Medicaid Pay for Primary Care Now at Medicare Levels

October 21, 2013

The health insurance exchanges under the Affordable Care Act (ACA) may have stumbled out of the gate this month, but another aspect of the law is finally on track: As required, Medicaid programs in nearly every state have raised physician reimbursement for primary care to Medicare levels.

That's not the only good news from a new study by the Kaiser Family Foundation (KFF). Thanks to an improving economy, 14 state Medicaid programs have given raises to specialists in fiscal 2014; only 5 states have reduced specialist pay. In contrast, states that cut specialists' rates outnumbered rate-hiking ones in fiscal 2011 and 2012, according to the KFF study, released earlier this month.

"Things have gotten better in the past few years, so we're seeing reinvestments back into reimbursement rates," said Matt Salo, executive director of the National Association of Medicaid Directors, in an interview with Medscape Medical News.

Loosened purse strings also apply to managed care organizations (MCOs) that receive payments from state Medicaid programs and then reimburse physicians and other providers in a variety of ways, which include fee-for-service as well as capitation. The number of states that increased rates for MCOs rose from 18 in fiscal 2011 to 25 in fiscal 2014, whereas those with rate reductions fell from 11 to 2 during that period. Salo noted that increased payments to Medicaid MCOs do not necessarily translate into higher pay for participating physicians. Some states, for example, may have given MCOs more money as part of extending Medicaid coverage to new patient populations, some of which are costlier to treat.

Is the 2-Year Raise "Enough to Move the Needle?"

The most dramatic change in Medicaid reimbursement, which is notorious for being skimpy, stems from the ACA provision that increases compensation rates for evaluation and management (E/M) services and vaccination administration rendered by primary care physicians to Medicare levels in 2013 and 2014. As a result, fees for these services were expected to jump 73% on average nationwide and to more than double in California, Florida, Michigan, New Jersey, New York, and Rhode Island, according to a KFF study released last year.

Consider, for example, the mainstay service of primary care, the midlevel office visit with an established patient — known in shorthand by its billing code of 99213. In 2012, physicians received $38.20 on average for such visits from state Medicaid programs. That same year, a 99213 claim submitted to Medicare garnered $70.46 on a nationwide basis.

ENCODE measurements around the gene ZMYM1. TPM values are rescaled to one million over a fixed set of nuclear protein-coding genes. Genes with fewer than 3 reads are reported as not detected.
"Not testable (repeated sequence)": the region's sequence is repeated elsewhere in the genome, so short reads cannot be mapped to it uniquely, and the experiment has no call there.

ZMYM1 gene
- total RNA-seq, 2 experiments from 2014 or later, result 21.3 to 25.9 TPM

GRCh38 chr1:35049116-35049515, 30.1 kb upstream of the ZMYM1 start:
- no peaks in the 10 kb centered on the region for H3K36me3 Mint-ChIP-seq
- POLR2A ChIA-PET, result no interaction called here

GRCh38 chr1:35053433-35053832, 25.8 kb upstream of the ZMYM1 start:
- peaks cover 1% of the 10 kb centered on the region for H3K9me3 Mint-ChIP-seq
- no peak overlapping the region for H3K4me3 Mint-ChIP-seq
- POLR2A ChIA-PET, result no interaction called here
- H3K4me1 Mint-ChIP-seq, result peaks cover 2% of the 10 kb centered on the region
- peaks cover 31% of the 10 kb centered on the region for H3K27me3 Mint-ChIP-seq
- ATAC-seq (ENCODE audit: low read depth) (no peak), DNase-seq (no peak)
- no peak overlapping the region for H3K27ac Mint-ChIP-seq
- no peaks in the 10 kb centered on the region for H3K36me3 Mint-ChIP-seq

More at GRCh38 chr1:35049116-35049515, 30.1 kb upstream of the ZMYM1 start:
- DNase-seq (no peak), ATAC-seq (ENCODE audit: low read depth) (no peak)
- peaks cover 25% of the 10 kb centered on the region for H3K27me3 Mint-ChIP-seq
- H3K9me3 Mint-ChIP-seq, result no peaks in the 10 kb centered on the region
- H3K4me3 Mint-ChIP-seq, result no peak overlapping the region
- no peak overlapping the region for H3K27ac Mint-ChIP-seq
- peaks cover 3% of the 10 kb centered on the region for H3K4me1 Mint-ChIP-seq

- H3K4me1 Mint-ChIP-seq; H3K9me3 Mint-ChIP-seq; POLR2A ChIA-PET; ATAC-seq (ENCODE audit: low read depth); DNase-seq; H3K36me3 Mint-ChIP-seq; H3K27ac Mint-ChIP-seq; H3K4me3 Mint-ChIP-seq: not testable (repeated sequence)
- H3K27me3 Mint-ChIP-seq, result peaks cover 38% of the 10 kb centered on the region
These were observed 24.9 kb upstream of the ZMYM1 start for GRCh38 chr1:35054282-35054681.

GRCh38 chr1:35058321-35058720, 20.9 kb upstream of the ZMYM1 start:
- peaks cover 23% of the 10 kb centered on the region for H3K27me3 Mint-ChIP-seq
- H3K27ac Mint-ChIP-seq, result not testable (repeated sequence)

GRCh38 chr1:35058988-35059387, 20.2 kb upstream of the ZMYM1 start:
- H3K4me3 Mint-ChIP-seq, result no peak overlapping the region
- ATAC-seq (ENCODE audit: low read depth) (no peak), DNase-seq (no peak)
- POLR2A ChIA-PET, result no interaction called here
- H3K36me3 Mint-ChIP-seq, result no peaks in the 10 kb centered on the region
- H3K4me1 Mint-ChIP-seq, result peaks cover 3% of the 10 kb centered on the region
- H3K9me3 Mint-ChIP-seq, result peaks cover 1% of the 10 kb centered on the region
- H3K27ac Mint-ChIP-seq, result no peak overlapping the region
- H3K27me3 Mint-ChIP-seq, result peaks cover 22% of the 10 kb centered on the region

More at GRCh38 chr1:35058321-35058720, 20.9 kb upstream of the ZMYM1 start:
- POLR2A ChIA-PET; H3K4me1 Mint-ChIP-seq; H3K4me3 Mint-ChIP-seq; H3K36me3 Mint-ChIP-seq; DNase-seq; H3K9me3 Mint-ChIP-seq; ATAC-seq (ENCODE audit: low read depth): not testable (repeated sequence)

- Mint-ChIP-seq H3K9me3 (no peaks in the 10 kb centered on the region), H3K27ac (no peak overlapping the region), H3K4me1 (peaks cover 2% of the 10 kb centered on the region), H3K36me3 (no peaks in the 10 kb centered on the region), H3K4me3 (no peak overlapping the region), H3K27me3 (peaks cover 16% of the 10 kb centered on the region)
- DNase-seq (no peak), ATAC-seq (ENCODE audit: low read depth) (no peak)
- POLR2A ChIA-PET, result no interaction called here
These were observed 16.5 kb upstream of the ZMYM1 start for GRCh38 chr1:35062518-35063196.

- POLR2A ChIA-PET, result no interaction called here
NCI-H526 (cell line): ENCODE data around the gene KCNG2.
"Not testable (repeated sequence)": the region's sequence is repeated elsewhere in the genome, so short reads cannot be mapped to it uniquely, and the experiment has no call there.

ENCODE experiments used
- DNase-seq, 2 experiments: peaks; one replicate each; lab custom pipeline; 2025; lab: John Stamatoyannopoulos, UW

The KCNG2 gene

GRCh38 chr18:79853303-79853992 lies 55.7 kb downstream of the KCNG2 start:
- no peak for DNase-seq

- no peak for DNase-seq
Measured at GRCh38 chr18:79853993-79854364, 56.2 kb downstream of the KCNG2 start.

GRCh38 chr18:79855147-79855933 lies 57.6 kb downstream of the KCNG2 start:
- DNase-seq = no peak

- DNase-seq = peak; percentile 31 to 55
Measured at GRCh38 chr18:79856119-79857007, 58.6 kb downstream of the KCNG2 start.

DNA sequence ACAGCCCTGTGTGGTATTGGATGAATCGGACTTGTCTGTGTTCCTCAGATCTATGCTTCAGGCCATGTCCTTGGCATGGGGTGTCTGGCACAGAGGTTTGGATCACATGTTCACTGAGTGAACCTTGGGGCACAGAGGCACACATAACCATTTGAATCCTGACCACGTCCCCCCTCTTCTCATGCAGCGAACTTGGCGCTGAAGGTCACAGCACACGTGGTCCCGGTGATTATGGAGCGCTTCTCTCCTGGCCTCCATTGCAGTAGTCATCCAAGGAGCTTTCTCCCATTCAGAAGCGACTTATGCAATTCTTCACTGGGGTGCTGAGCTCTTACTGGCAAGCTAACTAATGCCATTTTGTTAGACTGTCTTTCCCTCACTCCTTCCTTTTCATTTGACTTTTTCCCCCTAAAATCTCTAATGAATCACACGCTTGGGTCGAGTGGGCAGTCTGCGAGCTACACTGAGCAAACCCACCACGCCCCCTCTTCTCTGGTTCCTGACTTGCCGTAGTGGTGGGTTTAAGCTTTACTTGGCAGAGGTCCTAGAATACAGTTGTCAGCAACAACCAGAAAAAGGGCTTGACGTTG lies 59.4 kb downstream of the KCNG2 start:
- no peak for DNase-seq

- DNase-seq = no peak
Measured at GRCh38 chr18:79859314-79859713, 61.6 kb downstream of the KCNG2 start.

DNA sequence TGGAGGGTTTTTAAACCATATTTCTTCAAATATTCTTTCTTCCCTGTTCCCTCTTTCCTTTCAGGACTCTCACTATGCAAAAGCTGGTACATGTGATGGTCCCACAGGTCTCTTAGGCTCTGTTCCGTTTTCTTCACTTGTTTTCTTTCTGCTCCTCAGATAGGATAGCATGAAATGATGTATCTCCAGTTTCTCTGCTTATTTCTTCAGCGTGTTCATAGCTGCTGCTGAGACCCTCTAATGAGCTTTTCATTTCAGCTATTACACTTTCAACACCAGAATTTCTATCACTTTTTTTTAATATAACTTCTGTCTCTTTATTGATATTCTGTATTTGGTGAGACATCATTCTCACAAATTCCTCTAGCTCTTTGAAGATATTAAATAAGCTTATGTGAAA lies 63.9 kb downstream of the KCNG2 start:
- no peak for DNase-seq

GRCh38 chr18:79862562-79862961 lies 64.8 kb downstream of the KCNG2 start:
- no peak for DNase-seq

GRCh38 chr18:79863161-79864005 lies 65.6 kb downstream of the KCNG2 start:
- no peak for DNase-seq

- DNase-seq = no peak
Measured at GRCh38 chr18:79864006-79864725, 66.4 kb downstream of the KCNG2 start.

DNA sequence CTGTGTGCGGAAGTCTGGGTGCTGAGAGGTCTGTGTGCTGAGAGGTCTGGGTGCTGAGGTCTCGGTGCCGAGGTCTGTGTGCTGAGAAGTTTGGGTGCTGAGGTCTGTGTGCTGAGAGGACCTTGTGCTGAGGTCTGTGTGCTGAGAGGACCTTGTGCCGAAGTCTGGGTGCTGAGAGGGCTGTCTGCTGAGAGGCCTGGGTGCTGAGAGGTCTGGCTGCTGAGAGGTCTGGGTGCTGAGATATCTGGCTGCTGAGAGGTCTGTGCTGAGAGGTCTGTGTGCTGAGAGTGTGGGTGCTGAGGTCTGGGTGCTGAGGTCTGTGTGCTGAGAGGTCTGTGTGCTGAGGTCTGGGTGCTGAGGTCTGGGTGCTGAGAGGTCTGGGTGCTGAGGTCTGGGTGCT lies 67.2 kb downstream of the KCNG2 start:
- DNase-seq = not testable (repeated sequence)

Lawmakers wrote the higher rates into the ACA to motivate more physicians to treat Medicaid patients, particularly because their numbers originally were expected to grow by 16 million as state Medicaid programs expanded eligibility requirements. The historic Supreme Court ruling on the law in June 2012 allowed states to opt out of Medicaid expansion, and 26 chose to do so. Nevertheless, the Medicaid raise for primary care applies in all 50 states.

This raise was supposed to, but did not, take effect on January 1. The Centers for Medicare & Medicaid Services did not issue final regulations on implementing the increase until November, giving state Medicaid programs little time to meet the deadline. As of early March, primary care physicians had yet to experience what policy wonks call "Medicaid–Medicare parity," although there was comfort in knowing the raise was retroactive back to January 1.

The KFF study released last week reported that as of mid-September, "nearly all states reported currently paying the enhanced primary care rate." Salo told Medscape Medical News that based on what he has heard from his association's members, all state programs are reimbursing primary care physicians for E/M services and vaccine administration at Medicare levels and are catching up on payments from the first of the year.

Four states in fiscal 2013 and 12 in fiscal 2014 increased primary care reimbursement beyond what the ACA called for. Several of these states, such as Alaska and Oklahoma, were already paying above or close to Medicare levels for primary care.

Family physicians, internists, and pediatricians who are already treating Medicaid patients welcome the ACA sweetener, but Salo and others wonder whether this provision of the law will persuade them to see more of these patients or motivate other physicians to sign up as Medicaid providers. After all, the raise expires after 2014.

"Is that enough to move the needle on access?" asked Salo. "Is it enough for providers to say, 'Yes, I'm going to change my book of business and increase the number of Medicaid patients I see?'

"I don't know the answer, but I'm worried that [the primary care raise] won't have much of an impact on access."


Comments on Medscape are moderated and should be professional in tone and on topic. You must declare any conflicts of interest related to your comments and responses. Please see our Commenting Guide for further information. We reserve the right to remove posts at our sole discretion.